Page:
362, 405-06 (2000)).
court decision is an unreasonable application of clearly
established Supreme Court precedent if it correctly
identifies the governing legal rule but applies it
unreasonably to the facts of a particular prisoner's
case. Id. (citing Williams, 529 U.S. at
407-08). “[A] federal habeas court making the
‘unreasonable application' inquiry should ask
whether the state court's application of clearly
established federal law was objectively unreasonable.”
Id. at 793 (citing Williams, 529 U.S. at
409). “A state court decision involves ‘an
unreasonable determination of the facts in light of the
evidence presented in the state court proceedings,' 28
U.S.C. § 2254(d)(2), only if it is shown that the state
court's presumptively correct factual findings do not
enjoy support in the record.” Evanstad v.
Carlson, 470 F.3d 777, 782 (8th Cir. 2006). A
“readiness to attribute error is inconsistent with the
presumption that state courts know and follow the law.”
Woodford v. Visciotti, 537 U.S. 19, 24 (2002).
AEDPA's highly deferential standard demands that state
court decisions be given the benefit of the doubt.
presents five claims for review. First, Wilson asserts that
the trial court erred in allowing the State to re-open its
case after the defense had rested its case. Second, Wilson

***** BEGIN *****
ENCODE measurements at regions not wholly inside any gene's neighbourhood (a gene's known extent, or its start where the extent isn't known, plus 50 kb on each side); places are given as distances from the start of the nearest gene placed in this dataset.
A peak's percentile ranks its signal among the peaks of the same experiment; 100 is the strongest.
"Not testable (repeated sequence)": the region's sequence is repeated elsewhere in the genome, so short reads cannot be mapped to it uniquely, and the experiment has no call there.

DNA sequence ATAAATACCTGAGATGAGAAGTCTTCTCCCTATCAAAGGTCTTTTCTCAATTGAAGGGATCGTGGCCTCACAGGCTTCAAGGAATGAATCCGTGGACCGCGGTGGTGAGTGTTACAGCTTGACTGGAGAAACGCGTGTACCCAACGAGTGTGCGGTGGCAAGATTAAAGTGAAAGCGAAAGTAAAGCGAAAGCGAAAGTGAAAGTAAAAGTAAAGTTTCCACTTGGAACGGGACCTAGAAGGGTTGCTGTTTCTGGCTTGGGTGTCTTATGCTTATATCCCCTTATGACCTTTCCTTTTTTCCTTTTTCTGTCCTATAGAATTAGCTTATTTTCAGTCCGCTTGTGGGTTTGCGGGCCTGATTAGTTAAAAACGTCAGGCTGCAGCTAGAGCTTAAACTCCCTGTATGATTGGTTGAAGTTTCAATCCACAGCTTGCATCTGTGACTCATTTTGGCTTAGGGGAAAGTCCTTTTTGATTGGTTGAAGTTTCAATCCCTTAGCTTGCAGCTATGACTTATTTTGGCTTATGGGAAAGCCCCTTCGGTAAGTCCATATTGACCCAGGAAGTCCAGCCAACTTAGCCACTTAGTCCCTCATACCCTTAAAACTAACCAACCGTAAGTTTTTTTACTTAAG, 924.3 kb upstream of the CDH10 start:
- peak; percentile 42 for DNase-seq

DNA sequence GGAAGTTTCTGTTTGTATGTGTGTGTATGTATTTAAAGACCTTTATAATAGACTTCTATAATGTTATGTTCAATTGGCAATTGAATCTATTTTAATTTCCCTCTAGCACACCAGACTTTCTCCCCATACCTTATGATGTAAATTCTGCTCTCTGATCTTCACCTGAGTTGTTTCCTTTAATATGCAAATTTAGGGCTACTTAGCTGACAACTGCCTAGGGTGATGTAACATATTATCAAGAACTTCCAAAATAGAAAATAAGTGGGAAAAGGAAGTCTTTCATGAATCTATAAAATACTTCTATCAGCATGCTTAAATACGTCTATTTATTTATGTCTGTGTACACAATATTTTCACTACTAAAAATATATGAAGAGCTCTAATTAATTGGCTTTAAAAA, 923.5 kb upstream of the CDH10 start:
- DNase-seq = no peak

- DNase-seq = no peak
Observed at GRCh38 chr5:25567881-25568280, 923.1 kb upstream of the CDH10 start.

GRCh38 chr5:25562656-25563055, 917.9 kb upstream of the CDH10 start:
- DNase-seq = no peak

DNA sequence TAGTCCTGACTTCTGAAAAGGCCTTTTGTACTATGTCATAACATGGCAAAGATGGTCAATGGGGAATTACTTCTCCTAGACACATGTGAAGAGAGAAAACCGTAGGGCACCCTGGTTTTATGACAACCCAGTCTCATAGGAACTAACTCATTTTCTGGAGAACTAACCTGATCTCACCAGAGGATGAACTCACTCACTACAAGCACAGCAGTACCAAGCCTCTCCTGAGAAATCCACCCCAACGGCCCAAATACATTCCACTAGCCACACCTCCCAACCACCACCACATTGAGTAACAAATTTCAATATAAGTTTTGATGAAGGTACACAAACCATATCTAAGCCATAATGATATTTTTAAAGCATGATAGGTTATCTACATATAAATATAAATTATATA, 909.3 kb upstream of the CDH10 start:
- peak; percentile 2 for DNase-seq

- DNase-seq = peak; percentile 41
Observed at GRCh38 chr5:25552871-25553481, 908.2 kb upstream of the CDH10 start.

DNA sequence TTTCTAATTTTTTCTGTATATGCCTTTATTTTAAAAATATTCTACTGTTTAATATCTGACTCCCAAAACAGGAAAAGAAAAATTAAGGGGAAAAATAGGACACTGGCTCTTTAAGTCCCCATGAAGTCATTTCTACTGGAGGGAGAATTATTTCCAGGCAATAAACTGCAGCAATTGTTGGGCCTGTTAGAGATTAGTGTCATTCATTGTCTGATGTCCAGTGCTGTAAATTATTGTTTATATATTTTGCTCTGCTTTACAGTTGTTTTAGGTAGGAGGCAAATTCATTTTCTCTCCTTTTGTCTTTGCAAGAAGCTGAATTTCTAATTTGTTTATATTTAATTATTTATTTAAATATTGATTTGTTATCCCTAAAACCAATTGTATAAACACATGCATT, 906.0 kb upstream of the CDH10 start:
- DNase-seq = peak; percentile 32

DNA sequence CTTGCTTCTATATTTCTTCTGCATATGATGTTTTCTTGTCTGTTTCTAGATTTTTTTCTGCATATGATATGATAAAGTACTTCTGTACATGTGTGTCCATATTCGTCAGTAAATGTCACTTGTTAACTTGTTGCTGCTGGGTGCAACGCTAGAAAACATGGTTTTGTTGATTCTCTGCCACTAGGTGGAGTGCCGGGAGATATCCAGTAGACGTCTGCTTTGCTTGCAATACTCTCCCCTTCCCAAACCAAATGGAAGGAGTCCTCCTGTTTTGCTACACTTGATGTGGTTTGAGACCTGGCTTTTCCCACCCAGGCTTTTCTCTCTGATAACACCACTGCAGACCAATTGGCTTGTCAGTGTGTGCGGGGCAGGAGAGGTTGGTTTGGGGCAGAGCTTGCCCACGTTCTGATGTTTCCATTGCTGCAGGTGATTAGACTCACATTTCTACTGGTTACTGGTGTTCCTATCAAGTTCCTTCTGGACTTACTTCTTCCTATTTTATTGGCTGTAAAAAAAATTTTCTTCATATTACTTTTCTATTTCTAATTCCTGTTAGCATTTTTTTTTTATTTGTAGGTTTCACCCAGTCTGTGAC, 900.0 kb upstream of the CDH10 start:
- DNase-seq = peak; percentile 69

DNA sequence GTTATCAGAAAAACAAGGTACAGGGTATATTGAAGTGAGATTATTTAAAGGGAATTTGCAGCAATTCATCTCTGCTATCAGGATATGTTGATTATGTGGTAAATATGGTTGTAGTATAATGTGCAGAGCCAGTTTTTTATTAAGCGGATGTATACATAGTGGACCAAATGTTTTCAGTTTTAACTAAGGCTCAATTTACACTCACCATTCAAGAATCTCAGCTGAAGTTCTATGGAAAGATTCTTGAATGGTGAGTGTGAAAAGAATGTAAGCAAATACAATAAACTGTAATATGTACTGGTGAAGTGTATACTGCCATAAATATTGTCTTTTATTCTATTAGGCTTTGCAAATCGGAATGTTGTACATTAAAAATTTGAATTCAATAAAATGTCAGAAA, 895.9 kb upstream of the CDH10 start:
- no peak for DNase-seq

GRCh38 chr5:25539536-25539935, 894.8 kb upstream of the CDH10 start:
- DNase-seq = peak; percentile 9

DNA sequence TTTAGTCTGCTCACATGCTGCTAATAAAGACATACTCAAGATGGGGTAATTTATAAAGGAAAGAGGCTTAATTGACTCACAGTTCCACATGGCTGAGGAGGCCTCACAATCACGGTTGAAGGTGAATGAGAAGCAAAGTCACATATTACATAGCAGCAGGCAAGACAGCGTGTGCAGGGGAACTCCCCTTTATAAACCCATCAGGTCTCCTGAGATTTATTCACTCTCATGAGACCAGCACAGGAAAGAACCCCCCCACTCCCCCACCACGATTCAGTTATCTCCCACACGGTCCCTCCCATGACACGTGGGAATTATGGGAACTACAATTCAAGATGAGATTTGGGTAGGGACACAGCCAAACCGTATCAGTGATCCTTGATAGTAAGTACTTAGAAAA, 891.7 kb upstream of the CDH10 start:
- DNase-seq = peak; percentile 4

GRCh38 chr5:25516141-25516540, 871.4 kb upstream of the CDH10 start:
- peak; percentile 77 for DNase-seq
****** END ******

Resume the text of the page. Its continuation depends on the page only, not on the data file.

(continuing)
contends that the trial court erred in overruling his motion
to suppress his confession to the police. Next, Wilson
asserts that his trial and appellate counsel were ineffective
for failing to object to the verdict directors. Finally,
Wilson asserts that post-conviction counsel was ineffective
for “not doing everything the Petitioner asked.”
Double Jeopardy Claim
first claim, Wilson asserts that the trial court erred in
allowing the State to re-open its case at the conclusion of
the trial. Wilson contends that the trial court made a
finding that the State had rested without presenting
sufficient evidence on Counts 17 through 20 and that that
ruling operated as an acquittal of those four counts.
Allowing the State to present additional evidence, Wilson
asserts, violates his right to be free from double jeopardy.
end of the prosecution's case, Wilson's counsel made
a motion for judgment of acquittal at the close of the
state's evidence. (Resp't Ex. P at 460.) The Court
overruled the motion. (Resp't Ex. P at 461-62.) After the
defense rested its case, the trial court stated the
I've talked to the attorneys informally about this. After
the State's motion - I mean, the defendant's motion
for judgment of acquittal at the end of the State's case,
which I denied, I was thinking that's somewhat